35. 35. <ul><li>In 1970, billboards accounted for 80 percent of outdoor advertising </li></ul><ul><li>In 2006, billboards accounted for 64 percent of outdoor advertising, public transport for 12 percent (e.g.. buses, trucks, cars), street furniture for 7 percent (e.g. park benches, bus kiosks), and 17 percent alternative (outdoor) media </li></ul>Outdoor Advertising SOURCE: “Us’s Landscape Turns Luminous As Highway Billboards Go Digital,” Marketing Week, October 25, 2007, p22. <ul><li>Some car owners are paid $200-$800/month for driving a car “wrapped” in the logo and branding of an advertiser </li></ul><ul><li>So far, only 700 of the 450,000 U.S. billboards are digital (only 40 states allow their use) </li></ul>LO 4
    36. 36. Internet Advantages <ul><li>Fast growing </li></ul><ul><li>Ability to reach narrow target audience </li></ul><ul><li>Short lead time </li></ul><ul><li>Moderate cost </li></ul>Disadvantages <ul><li>Difficult to measure ad effectiveness and ROI </li></ul><ul><li>Ad exposure relies on “click through” from banner ads </li></ul><ul><li>Not all consumers have access to Internet </li></ul>LO 4
    37. 37. <ul><li>Third-party ad networks provide most of today’s Web ads. These ad networks use cookies to track your Web preferences and usage patterns, then tailor advertising content to your interests. </li></ul><ul><li>Network Advertising Initiative (NAI) member companies are self-regulating. Each has agreed to post a notice on all Web sites served by their networks. This notice informs consumers that: </li></ul><ul><ul><li>The ad networks may place a cookie on your computer; </li></ul></ul><ul><ul><li>The cookie may be used to tailor ad content both on the site you are visiting as well as other sites within that network that you may visit in the future. </li></ul></ul><ul><ul><li>They have provided an &quot;opt-out&quot; mechanism for the targeted ad programs they provide. </li></ul></ul>Privacy Protection SOURCE: http://networkadvertising.org/managing/principles.asp LO 4
    38. 38. <ul><li>Google's total revenue in 2008 was $21.8 billion and of this, $21.1 billion was derived from advertising. At the end of its third quarter in 2009, the company’s total revenue was $16.9 billion, $16.4 billion from advertising. </li></ul><ul><li>To appreciate just how much Google has grown, consider this—in 2003 the company's total revenue was $1.46 billion with advertising revenue representing $1.42 billion. </li></ul><ul><li>Source: http://investor.google.com/fin_data.html last visited November 12 , 2009 </li></ul>G o o g l e ’s AdWords (Ads Work!) LO 4
    39. 39. Alternative Media LO 4 Ads in Movies Interactive Kiosks Computer Screen Savers Shopping Carts DVDs Advertainments Cell Phone Ads Subway Tunnel Ads Floor Ads Video Game Ads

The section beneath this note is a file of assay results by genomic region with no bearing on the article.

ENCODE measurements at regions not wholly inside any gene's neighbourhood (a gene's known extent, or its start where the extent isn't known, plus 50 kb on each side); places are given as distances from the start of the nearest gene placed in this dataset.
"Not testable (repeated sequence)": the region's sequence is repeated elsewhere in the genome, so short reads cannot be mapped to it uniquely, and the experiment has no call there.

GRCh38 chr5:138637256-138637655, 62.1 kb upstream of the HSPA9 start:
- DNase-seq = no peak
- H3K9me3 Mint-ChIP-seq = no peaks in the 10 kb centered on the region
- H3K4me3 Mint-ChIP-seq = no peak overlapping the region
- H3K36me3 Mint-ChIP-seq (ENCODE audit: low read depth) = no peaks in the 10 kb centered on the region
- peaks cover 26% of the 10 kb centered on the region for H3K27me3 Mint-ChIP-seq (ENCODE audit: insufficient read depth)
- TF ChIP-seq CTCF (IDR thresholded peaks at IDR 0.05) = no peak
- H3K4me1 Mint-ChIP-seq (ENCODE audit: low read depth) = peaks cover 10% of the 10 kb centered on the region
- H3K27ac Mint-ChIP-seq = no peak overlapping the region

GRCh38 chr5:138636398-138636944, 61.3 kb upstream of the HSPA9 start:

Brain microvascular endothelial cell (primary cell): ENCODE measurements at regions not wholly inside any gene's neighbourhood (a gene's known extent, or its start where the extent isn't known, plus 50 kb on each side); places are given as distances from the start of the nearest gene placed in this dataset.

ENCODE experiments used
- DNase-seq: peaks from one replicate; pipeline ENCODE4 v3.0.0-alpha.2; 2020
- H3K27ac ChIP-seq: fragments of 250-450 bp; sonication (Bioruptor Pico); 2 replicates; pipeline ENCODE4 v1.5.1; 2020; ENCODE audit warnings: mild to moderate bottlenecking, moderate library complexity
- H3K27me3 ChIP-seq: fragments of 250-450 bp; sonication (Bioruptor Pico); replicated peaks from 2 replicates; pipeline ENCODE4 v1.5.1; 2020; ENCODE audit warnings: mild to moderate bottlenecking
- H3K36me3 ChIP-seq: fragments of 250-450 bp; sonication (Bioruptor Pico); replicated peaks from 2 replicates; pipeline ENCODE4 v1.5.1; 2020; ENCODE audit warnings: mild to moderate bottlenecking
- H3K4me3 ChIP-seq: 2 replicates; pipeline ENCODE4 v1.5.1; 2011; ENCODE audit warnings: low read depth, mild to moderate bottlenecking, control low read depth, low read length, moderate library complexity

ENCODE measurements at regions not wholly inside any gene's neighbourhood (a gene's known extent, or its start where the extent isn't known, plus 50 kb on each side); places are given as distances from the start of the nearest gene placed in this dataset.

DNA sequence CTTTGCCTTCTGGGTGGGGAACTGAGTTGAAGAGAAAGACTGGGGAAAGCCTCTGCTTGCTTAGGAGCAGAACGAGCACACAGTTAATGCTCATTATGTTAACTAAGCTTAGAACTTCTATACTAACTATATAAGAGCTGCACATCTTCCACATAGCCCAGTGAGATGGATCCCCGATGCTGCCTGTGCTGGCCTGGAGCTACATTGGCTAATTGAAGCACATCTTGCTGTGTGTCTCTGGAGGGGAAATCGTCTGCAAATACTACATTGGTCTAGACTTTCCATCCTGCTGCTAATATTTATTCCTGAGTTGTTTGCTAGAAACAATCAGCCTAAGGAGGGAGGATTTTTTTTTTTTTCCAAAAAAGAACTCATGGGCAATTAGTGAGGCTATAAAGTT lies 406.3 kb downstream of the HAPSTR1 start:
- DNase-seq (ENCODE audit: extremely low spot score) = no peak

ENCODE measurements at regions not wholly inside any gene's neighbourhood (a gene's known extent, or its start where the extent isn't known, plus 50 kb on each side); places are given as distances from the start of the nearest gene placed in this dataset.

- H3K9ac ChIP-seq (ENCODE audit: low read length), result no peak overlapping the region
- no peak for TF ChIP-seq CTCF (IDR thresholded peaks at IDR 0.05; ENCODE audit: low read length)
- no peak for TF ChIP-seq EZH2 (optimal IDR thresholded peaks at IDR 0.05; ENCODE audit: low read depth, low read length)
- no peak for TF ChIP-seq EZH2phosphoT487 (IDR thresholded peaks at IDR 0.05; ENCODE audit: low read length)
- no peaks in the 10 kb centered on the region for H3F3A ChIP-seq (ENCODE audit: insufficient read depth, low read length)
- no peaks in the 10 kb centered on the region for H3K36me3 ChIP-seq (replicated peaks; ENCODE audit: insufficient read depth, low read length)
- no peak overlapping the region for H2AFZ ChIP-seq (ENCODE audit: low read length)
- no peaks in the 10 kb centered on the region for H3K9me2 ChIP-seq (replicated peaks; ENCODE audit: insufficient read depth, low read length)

40. 40. Qualitative Factors in Media Selection <ul><li>Attention to the commercial and the program </li></ul><ul><li>Program liking </li></ul><ul><li>Lack of distractions </li></ul><ul><li>Other audience behaviors </li></ul>LO 4
    41. 41. Media Scheduling Continuous Media Schedule Flighted Media Schedule Pulsing Media Schedule Seasonal Media Schedule Advertising is run steadily throughout the period. Advertising is run heavily every other month or every two weeks. Advertising combines continuous scheduling with flighting. Advertising is run only when the product is likely to be used. LO 4
    42. 42. REVIEW LEARNING OUTCOME Media Evaluation and Selection Considerations: LO 4 Scheduling: continuous flighted pulsing seasonal Winter Spring Summer Fall Type: Newspaper Magazine Radio Television Outdoor Internet Alternative Mix How much of each? Cost per contact How much per person? Reach How many people? Frequency How often? Audience selectivity How targeted is the audience?
    43. 43. Public Relations Discuss the role of public relations in the promotional mix LO 5
    44. 44. Public Relations The element in the promotional mix that: Public Relations <ul><li>evaluates public attitudes </li></ul><ul><li>identifies issues of public concern </li></ul><ul><li>executes programs to gain public acceptance </li></ul>LO 5
    45. 45. Functions of Public Relations LO 5 Press relations Product publicity Corporate communication Public affairs Lobbying Employee and investor relations Crisis management
    46. 46. Public Relations Tools LO 5 Product placement Consumer education Event sponsorship Issue sponsorship Internet Web sites New product publicity
    47. 47. Consumer Education Sites consumer.gov/idtheft Identity theft privacyrights.org Consumer privacy rights and responsibilities annualcreditreport.com One free credit report/consumer each year consumeraction.gov Broad range of consumer education topics consumerworld.org Latest consumer news consumerreports.org/main/home.jsp Unbiased product information consumer.gov Directs consumers to fed gov’t sites pueblo.gsa.gov Brochures and pamphlets ftc.gov/ftc/consumer.htm Unfair and deceptive business practices fcc.gov Radio, television, satellite, and telephone motorist.org Lists car repair shops meeting set standards recall.gov Safety and product recall information cpsc.gov Safety, toys, nursery equipment, home appliances, furniture, computers, fireworks nhtsa.gov Defects in automobiles, crash test ratings, safety recalls, air bags and child safety seats fda.gov Food safety or food products, prescription or over the counter drugs, or medical devices
    48. 48. Managing Unfavorable Publicity Crisis Management LO 5 A coordinated effort to handle the effects of unfavorable publicity or of an unfavorable event.
    49. 49. REVIEW LEARNING OUTCOME The Role of Public Relations LO 5
    50. 50. Advertising for TV Shows <ul><li>Aggregating print ads for televisions shows as well as breaking them down, James Hibberd offers an informative look at advertising trends in 2009. </li></ul><ul><ul><ul><li>http://www.thrfeed.com/nbcs-trauma-.html </li></ul></ul></ul>LO 5